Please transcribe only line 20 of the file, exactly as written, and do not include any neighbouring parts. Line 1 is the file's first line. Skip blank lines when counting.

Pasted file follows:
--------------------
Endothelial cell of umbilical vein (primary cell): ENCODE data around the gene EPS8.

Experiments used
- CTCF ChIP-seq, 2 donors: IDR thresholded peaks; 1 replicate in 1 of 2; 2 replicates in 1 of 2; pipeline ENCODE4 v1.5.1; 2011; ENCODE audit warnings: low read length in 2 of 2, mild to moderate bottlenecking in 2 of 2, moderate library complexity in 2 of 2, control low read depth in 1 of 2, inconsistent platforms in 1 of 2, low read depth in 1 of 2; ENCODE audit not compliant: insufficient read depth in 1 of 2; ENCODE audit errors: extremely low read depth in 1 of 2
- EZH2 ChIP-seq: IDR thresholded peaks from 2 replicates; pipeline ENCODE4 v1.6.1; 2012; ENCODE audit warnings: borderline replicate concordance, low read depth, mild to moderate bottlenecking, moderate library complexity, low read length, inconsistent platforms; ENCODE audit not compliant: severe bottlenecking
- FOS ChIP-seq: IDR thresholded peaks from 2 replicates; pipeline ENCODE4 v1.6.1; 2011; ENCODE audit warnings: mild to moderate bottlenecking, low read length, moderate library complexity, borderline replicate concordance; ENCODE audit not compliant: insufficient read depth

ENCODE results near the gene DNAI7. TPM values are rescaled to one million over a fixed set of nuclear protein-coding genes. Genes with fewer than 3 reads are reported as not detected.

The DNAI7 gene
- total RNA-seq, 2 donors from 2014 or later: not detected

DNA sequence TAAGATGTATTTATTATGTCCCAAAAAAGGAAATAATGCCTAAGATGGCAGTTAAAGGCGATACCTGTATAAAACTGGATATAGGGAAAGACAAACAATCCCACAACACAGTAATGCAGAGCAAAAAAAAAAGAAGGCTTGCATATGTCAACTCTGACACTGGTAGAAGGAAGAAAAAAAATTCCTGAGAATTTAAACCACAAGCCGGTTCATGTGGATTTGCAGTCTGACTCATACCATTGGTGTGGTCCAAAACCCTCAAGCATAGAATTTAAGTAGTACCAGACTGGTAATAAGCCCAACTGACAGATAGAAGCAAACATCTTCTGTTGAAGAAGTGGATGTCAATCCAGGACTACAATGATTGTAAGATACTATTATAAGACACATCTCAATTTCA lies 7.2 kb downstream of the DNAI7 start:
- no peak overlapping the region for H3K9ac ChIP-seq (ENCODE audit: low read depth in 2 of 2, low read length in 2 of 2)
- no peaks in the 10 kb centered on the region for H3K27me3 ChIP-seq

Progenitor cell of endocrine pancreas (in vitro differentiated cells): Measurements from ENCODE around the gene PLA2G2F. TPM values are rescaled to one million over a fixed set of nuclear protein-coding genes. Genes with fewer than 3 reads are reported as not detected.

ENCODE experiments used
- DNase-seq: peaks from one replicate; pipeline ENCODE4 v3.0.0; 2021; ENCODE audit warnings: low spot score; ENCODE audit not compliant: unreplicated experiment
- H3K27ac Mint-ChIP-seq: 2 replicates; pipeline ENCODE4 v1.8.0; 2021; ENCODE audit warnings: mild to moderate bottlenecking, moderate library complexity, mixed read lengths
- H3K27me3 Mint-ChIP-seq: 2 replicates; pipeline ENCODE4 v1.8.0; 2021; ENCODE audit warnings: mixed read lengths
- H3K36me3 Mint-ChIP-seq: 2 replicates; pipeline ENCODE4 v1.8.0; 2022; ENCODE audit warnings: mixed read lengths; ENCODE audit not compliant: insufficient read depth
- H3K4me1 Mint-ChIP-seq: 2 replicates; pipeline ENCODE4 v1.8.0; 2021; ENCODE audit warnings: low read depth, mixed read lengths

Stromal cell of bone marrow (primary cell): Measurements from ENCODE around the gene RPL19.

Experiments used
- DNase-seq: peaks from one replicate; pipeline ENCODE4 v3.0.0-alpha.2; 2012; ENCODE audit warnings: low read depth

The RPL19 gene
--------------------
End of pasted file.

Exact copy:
Experiments used